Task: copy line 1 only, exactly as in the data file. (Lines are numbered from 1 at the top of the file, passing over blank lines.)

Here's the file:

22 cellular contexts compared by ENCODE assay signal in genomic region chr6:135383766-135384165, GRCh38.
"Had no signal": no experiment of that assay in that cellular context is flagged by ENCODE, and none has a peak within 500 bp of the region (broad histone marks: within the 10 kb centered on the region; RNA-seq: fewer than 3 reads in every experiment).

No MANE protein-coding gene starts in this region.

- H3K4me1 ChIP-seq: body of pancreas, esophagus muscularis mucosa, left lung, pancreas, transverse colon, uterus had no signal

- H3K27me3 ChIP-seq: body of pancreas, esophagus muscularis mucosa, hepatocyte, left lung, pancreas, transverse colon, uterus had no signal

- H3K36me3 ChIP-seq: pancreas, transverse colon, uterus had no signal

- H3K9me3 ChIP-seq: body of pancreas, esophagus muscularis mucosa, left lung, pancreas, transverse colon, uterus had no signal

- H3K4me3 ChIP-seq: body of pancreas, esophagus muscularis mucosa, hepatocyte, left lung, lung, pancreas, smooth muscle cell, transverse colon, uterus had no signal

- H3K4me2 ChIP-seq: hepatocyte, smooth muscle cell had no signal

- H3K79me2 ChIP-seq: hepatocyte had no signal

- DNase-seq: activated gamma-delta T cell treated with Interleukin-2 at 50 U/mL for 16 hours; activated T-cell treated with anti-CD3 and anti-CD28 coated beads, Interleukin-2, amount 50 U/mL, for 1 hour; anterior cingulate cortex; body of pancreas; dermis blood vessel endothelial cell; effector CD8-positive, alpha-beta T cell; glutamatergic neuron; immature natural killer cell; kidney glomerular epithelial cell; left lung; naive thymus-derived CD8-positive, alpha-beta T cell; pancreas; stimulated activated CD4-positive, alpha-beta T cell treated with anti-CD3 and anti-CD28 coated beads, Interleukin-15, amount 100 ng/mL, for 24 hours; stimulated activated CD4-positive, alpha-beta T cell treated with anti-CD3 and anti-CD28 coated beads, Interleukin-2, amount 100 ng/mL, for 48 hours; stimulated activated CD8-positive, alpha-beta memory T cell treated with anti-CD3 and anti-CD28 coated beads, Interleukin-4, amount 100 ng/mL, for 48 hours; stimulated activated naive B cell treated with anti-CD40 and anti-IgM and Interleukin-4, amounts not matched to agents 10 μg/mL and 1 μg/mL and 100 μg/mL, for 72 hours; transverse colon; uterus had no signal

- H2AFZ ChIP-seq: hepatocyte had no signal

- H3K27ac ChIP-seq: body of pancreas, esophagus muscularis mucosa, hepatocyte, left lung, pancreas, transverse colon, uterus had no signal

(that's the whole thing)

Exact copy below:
22 cellular contexts compared by ENCODE assay signal in genomic region chr6:135383766-135384165, GRCh38.